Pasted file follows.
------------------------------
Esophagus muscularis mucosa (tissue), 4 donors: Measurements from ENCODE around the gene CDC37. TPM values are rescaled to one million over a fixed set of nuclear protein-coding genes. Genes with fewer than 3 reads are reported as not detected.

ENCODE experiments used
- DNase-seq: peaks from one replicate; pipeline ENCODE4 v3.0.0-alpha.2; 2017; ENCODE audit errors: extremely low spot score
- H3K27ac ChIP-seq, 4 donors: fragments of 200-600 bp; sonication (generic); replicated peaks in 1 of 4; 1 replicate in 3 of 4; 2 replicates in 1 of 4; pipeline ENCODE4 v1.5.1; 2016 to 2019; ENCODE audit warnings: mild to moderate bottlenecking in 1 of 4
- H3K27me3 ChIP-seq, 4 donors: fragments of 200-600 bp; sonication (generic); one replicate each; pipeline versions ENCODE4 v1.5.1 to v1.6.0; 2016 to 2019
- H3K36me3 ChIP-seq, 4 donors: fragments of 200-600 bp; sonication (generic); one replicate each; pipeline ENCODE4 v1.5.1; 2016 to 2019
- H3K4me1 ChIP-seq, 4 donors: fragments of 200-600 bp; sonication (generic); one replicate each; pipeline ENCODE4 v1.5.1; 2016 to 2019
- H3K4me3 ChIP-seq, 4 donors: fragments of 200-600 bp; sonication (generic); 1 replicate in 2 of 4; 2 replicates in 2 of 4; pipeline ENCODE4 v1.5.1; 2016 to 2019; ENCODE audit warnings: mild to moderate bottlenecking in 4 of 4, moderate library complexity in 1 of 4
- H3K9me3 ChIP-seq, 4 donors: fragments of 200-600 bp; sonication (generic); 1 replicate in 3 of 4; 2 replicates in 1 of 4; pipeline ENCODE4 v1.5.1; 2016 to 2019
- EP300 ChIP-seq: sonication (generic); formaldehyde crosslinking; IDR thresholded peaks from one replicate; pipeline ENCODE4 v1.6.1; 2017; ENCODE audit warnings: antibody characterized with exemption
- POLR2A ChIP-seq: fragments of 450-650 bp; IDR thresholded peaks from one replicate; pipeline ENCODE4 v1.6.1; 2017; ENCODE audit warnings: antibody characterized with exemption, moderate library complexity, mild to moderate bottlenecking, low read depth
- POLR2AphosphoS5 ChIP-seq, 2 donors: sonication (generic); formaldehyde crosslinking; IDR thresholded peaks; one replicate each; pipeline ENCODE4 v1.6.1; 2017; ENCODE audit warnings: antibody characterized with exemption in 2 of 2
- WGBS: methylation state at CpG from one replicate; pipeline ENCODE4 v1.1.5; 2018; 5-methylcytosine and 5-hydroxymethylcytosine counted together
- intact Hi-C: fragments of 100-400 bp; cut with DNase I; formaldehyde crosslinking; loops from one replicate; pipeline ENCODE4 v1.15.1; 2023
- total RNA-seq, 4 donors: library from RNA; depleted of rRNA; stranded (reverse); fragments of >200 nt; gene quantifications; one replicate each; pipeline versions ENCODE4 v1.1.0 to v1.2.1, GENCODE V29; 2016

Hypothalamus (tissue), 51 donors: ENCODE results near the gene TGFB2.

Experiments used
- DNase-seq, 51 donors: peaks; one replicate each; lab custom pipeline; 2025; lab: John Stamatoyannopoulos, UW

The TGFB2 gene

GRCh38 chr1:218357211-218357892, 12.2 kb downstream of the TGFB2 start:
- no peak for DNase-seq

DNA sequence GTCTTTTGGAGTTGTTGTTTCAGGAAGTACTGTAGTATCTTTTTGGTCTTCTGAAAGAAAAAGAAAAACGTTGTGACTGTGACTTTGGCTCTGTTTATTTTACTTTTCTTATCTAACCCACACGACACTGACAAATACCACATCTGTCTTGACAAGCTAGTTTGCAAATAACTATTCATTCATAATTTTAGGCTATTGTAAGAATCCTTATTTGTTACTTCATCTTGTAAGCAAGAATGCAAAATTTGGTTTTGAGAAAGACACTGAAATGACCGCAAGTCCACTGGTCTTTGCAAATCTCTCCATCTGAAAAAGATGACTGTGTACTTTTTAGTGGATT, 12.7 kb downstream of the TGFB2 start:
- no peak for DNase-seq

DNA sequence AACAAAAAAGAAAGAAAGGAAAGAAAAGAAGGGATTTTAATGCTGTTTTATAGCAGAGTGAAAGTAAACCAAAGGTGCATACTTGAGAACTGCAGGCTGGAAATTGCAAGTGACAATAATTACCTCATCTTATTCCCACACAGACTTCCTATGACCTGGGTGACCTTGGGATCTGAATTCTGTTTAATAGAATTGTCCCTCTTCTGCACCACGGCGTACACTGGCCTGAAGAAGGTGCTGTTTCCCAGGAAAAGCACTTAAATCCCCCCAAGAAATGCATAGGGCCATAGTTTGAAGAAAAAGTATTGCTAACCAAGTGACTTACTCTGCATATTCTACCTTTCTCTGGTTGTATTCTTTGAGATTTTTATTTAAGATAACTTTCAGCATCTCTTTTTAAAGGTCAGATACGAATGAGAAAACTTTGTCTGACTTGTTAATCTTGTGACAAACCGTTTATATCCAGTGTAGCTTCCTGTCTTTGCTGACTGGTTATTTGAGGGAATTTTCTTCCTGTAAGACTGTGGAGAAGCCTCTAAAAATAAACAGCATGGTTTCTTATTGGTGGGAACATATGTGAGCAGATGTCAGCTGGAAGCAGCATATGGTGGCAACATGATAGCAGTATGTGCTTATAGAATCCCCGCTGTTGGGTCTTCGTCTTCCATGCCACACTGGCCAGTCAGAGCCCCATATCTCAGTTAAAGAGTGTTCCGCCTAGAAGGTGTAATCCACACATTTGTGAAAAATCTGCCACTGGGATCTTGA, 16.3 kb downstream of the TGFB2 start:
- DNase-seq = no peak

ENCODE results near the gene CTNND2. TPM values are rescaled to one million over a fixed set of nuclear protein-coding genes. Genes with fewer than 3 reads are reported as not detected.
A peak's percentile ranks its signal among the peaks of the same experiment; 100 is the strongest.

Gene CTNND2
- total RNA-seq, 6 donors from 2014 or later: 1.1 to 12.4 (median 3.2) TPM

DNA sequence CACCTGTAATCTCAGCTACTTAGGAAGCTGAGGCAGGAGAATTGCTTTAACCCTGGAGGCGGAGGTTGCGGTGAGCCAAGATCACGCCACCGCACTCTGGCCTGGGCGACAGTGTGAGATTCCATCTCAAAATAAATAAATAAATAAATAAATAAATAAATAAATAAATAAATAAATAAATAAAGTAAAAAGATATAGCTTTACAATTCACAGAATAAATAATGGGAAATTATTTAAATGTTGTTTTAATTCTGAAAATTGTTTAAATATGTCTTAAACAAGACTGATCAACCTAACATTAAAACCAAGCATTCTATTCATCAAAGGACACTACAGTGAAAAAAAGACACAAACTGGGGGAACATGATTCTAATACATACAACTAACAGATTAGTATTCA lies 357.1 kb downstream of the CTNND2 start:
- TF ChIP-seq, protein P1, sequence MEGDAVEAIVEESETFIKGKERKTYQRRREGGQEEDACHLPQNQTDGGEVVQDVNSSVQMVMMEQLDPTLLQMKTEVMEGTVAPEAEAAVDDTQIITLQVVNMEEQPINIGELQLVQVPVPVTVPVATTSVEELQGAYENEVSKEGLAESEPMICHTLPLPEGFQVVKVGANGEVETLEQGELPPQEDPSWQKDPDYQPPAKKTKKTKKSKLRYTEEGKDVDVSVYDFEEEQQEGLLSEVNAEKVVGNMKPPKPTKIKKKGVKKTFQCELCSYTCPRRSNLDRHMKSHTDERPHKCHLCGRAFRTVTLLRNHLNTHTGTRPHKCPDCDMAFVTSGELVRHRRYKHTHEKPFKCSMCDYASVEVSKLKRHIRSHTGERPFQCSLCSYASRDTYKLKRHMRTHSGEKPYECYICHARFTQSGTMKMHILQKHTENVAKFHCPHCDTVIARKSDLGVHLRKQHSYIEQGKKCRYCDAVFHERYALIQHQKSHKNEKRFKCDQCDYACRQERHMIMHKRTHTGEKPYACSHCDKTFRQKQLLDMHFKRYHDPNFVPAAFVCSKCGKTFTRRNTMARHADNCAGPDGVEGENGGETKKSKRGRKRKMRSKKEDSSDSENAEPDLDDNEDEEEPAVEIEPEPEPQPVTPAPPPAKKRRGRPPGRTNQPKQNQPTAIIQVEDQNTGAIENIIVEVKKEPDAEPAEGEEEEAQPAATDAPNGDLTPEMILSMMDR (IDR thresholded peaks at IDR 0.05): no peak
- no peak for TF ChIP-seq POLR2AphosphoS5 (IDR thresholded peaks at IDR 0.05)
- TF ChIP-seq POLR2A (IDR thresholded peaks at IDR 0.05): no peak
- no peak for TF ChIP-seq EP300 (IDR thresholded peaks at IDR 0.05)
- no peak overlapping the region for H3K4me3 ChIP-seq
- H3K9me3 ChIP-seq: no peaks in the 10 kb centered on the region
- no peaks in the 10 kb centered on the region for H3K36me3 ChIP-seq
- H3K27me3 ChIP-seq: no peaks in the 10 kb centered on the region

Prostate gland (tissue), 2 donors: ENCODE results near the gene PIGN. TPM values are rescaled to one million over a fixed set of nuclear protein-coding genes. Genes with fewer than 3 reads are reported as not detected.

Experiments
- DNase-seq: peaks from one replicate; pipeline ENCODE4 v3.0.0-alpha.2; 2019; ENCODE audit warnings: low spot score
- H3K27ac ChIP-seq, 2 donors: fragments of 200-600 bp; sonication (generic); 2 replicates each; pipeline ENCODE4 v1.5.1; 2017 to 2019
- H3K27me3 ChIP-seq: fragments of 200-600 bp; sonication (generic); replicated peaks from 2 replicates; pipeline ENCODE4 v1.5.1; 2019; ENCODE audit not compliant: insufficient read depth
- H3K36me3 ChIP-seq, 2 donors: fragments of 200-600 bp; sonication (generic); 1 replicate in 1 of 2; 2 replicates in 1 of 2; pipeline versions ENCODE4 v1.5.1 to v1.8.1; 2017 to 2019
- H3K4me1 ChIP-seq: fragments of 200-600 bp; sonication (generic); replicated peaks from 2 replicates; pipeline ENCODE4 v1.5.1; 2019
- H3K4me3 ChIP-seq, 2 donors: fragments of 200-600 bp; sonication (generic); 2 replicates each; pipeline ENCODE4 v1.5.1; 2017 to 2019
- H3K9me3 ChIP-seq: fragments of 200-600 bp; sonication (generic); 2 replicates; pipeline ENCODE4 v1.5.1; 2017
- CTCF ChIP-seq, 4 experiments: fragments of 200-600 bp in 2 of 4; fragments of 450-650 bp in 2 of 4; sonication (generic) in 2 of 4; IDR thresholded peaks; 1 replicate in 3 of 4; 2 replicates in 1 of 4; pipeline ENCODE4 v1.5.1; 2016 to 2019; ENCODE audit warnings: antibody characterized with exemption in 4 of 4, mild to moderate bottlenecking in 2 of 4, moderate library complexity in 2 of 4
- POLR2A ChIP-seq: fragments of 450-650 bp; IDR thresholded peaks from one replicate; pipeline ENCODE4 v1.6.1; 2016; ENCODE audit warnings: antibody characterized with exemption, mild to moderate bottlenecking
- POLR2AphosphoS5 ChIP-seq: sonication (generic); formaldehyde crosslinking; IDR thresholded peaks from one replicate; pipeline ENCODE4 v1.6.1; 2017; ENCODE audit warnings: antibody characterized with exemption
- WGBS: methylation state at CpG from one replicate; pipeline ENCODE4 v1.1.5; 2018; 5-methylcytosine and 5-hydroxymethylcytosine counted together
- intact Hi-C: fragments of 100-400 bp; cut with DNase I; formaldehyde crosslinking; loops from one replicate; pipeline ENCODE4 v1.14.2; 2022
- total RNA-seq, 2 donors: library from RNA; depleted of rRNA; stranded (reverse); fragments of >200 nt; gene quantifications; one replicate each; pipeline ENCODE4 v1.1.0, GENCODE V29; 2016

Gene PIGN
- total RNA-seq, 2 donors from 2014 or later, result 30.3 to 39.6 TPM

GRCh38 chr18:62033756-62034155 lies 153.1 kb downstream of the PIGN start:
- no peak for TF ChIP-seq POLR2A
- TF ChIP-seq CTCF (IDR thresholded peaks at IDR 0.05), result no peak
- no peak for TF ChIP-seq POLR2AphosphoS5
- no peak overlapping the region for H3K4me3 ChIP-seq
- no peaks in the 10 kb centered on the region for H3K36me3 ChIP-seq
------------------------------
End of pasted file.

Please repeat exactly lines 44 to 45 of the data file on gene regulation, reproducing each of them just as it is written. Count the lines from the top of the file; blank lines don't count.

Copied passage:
- H3K36me3 ChIP-seq, 2 donors: fragments of 200-600 bp; sonication (generic); 1 replicate in 1 of 2; 2 replicates in 1 of 2; pipeline versions ENCODE4 v1.5.1 to v1.8.1; 2017 to 2019
- H3K4me1 ChIP-seq: fragments of 200-600 bp; sonication (generic); replicated peaks from 2 replicates; pipeline ENCODE4 v1.5.1; 2019